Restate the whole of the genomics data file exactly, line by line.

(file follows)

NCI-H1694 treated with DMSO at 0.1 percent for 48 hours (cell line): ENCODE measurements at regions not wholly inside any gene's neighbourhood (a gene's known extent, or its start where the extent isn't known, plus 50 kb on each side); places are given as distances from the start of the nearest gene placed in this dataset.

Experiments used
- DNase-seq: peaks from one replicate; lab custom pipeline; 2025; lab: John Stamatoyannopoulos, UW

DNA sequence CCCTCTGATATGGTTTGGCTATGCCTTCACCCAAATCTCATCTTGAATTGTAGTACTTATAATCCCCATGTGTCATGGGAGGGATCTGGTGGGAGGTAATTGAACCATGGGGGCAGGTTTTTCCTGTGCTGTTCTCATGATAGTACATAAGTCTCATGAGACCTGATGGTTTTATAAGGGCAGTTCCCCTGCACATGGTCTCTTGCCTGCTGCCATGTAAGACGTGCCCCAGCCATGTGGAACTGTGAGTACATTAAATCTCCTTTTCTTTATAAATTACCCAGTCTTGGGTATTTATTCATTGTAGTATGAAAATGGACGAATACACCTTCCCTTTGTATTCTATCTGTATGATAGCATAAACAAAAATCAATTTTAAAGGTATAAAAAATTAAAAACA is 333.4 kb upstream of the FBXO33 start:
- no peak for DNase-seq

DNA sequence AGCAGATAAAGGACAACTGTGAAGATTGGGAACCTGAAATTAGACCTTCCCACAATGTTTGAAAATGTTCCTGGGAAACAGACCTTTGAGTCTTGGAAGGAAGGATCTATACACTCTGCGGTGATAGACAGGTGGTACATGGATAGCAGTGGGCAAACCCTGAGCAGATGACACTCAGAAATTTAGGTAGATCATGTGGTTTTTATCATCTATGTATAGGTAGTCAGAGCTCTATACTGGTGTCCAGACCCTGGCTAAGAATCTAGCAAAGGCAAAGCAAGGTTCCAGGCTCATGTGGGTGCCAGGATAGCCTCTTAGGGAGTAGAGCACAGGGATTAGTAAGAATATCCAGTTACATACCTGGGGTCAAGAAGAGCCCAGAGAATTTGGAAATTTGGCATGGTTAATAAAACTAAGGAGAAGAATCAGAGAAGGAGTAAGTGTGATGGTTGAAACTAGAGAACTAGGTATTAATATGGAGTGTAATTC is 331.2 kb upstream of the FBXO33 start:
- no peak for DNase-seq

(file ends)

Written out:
NCI-H1694 treated with DMSO at 0.1 percent for 48 hours (cell line): ENCODE measurements at regions not wholly inside any gene's neighbourhood (a gene's known extent, or its start where the extent isn't known, plus 50 kb on each side); places are given as distances from the start of the nearest gene placed in this dataset.

Experiments used
- DNase-seq: peaks from one replicate; lab custom pipeline; 2025; lab: John Stamatoyannopoulos, UW

DNA sequence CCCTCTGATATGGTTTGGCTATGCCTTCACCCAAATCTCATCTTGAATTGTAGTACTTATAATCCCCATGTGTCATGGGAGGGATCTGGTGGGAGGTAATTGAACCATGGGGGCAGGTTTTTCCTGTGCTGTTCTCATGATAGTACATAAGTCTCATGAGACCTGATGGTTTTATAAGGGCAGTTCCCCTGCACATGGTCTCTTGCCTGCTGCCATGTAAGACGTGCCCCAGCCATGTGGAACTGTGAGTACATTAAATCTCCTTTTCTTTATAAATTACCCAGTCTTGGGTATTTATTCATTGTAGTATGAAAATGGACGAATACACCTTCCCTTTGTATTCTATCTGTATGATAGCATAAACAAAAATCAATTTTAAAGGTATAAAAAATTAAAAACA is 333.4 kb upstream of the FBXO33 start:
- no peak for DNase-seq

DNA sequence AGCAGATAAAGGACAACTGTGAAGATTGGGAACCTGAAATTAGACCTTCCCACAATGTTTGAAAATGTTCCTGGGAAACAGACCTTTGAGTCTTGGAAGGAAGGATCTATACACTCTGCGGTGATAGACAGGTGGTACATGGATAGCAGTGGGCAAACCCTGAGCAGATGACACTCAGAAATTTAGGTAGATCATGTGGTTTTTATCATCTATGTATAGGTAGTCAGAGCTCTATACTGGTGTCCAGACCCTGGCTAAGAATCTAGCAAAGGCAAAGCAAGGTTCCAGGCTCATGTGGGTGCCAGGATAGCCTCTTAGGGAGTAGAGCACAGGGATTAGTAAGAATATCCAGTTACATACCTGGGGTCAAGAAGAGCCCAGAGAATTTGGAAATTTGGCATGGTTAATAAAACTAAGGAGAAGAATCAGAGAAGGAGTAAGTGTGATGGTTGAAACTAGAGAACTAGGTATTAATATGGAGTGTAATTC is 331.2 kb upstream of the FBXO33 start:
- no peak for DNase-seq